Furthermore, it said, that whenever a new dam is built, preference should be given to the rights of the lower riparian sector than to the filling of dams. In case of any shortage, it should be met under the 1991 accord.
The tussle over river apportionment of irrigation water between Sindh and Punjab dates back to the British period. Between 1945 and 1977, six commissions have deliberated upon this issue. For a long time, the people of Sindh have been accusing the Punjab of “stealing” water from the Indus before it reaches Sindh. The Sindhis contend that the three rivers were sold to India by Punjabi politicians in 1948, and now the construction of the Kalabagh Dam would mean a further loss of 12.6 MAF of water to Sindh.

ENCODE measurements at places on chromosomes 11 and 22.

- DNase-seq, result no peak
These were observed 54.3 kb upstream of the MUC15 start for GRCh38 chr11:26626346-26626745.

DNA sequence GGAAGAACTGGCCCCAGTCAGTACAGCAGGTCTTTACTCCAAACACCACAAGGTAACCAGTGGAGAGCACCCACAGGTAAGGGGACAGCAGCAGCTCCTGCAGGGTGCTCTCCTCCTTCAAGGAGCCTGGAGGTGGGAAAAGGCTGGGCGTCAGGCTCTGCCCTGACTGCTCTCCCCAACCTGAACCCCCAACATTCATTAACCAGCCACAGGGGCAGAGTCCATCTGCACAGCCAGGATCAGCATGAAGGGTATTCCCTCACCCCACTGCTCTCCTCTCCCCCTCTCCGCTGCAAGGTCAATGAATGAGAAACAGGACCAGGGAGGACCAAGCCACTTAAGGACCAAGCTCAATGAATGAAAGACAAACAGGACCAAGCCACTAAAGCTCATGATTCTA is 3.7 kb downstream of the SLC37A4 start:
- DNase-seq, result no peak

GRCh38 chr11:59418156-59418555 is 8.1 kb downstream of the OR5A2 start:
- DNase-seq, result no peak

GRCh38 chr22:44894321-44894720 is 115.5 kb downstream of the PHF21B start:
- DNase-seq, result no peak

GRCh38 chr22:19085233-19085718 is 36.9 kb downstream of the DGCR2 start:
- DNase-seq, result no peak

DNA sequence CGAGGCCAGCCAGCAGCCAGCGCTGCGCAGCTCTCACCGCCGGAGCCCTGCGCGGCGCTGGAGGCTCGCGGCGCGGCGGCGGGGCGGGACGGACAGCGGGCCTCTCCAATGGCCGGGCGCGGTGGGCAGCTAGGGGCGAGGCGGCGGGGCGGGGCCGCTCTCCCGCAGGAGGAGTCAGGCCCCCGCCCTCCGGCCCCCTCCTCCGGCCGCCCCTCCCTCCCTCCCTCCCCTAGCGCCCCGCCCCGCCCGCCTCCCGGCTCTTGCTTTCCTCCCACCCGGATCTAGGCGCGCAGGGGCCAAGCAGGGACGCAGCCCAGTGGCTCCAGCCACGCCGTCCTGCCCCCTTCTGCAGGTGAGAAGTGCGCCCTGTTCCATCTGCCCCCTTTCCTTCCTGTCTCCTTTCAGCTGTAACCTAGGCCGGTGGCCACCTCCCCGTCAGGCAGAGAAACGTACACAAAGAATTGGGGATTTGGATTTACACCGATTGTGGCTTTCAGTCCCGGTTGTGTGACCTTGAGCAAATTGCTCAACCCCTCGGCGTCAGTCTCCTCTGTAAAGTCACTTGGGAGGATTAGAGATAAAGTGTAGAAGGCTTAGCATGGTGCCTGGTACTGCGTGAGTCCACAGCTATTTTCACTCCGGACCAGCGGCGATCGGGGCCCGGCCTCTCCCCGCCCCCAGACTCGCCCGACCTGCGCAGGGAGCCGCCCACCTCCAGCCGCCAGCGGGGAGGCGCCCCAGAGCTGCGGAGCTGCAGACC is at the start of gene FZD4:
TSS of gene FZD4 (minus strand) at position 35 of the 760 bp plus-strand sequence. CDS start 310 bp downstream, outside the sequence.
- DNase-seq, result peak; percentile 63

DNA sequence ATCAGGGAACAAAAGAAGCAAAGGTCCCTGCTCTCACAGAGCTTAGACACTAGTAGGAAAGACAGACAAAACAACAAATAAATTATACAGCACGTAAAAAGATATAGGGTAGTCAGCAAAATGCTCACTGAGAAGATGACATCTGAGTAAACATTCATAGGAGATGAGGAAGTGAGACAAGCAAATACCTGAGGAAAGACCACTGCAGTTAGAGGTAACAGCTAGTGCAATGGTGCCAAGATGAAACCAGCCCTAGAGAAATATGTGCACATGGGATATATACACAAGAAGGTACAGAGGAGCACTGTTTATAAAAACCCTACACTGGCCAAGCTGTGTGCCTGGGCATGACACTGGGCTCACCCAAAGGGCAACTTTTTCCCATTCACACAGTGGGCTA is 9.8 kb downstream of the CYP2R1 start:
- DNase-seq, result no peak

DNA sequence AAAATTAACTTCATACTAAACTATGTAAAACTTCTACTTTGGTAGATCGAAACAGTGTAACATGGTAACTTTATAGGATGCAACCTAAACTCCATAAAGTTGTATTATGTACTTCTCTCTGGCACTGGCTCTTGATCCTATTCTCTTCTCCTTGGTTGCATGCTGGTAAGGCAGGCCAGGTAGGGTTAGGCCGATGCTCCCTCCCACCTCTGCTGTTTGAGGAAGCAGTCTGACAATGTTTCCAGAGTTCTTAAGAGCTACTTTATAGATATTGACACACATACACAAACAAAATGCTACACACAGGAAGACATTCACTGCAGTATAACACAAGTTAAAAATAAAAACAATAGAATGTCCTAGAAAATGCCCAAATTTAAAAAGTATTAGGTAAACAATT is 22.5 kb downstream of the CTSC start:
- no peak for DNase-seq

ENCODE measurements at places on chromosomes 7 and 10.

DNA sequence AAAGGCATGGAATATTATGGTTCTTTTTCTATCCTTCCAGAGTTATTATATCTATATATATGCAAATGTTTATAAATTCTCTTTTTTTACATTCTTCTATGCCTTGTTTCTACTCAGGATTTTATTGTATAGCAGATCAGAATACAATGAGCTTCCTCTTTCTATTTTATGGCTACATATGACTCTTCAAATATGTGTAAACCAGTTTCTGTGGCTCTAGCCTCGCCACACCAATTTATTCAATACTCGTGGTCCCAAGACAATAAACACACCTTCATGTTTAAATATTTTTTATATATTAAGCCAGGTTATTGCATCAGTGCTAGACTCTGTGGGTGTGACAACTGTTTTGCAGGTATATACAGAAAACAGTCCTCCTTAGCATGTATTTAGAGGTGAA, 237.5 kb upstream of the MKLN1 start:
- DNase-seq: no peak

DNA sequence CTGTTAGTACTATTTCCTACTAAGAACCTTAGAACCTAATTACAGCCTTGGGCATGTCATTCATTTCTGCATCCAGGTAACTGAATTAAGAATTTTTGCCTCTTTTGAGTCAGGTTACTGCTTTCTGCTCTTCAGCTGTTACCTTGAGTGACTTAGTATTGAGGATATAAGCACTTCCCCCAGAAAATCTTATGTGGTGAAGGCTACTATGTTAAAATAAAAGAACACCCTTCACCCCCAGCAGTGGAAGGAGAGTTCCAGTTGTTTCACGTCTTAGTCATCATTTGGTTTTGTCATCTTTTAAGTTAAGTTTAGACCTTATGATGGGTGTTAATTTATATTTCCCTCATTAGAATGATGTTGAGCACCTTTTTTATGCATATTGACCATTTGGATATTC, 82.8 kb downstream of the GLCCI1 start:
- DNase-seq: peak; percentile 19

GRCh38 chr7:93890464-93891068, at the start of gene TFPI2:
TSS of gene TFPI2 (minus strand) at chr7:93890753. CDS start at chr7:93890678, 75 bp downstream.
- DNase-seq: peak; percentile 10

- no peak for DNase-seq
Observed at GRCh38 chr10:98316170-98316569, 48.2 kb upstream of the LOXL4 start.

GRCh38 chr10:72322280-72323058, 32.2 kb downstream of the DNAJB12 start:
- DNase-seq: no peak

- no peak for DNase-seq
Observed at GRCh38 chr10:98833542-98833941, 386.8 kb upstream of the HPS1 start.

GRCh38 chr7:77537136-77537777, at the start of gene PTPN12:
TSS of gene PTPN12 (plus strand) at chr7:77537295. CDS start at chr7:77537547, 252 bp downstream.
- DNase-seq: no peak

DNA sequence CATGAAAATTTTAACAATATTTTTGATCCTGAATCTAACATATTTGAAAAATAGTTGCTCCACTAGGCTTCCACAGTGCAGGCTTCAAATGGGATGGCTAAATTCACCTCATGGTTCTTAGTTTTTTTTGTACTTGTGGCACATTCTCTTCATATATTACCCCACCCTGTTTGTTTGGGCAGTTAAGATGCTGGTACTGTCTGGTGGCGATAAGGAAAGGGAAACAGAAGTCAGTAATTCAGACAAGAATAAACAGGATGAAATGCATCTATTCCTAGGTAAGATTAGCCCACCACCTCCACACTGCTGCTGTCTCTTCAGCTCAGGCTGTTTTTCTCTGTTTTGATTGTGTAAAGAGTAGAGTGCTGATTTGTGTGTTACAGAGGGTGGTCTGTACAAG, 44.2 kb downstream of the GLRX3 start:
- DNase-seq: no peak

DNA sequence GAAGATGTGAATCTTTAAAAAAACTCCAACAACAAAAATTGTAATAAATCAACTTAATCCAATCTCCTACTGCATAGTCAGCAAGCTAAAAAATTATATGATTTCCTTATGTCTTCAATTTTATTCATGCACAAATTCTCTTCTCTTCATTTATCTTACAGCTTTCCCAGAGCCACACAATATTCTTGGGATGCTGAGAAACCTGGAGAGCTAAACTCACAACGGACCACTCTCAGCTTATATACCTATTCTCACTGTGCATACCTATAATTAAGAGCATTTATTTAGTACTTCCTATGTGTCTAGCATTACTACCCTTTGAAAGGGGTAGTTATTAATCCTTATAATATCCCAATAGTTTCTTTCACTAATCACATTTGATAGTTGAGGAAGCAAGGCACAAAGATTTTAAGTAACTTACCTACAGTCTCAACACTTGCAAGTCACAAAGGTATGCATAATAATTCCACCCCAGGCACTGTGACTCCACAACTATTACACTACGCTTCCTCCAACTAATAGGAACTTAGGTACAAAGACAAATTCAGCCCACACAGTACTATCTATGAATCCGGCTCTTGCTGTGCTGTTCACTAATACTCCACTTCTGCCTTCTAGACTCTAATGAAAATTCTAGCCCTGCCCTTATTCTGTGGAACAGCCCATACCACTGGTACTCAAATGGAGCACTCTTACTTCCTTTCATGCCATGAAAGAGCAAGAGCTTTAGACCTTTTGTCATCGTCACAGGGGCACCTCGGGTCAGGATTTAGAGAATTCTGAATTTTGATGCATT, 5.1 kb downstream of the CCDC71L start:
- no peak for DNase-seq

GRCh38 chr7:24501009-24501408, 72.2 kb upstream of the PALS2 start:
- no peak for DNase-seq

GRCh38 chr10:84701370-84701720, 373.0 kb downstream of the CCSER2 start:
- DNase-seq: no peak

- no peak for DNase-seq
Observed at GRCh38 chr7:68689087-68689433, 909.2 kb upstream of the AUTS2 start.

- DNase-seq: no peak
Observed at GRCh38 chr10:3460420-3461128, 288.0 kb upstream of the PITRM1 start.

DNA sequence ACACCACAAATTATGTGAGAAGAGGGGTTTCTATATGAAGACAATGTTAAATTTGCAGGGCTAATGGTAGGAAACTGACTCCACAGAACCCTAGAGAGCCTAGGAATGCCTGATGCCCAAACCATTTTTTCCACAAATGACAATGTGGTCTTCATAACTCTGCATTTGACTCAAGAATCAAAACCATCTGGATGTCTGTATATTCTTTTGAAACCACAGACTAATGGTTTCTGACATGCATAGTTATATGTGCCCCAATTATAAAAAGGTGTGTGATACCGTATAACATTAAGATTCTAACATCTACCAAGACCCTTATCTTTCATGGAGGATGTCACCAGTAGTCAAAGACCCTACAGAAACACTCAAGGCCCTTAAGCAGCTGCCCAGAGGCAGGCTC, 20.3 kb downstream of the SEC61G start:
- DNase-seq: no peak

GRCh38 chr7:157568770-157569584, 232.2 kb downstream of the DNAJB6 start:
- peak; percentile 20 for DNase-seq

The construction of the Kalabagh Dam has remained a contentious issue from the very outset. In 1989, soon after the feasibility report was prepared, the Sindh Assembly passed a resolution against the construction of the Kalabagh Dam, which was supported by both the NWFP and Balochistan assemblies. The Senate Standing Committee and the Council of Common Interests (CCI) had also rejected the plan for the construction of the dam. At least three resolutions in the Sindh Assembly and two each by the provincial assemblies of NWFP and Balochistan had already been passed, unanimously opposing the construction of the Kalabagh Dam.
There are already two dams on the Indus river system. The Mangla Dam was built on the river Jhelum in 1967, with a storage capacity of 5.3 MAF, while the Tarbela Dam was built in 1974 and has a storage of capacity of 9.3 MAF.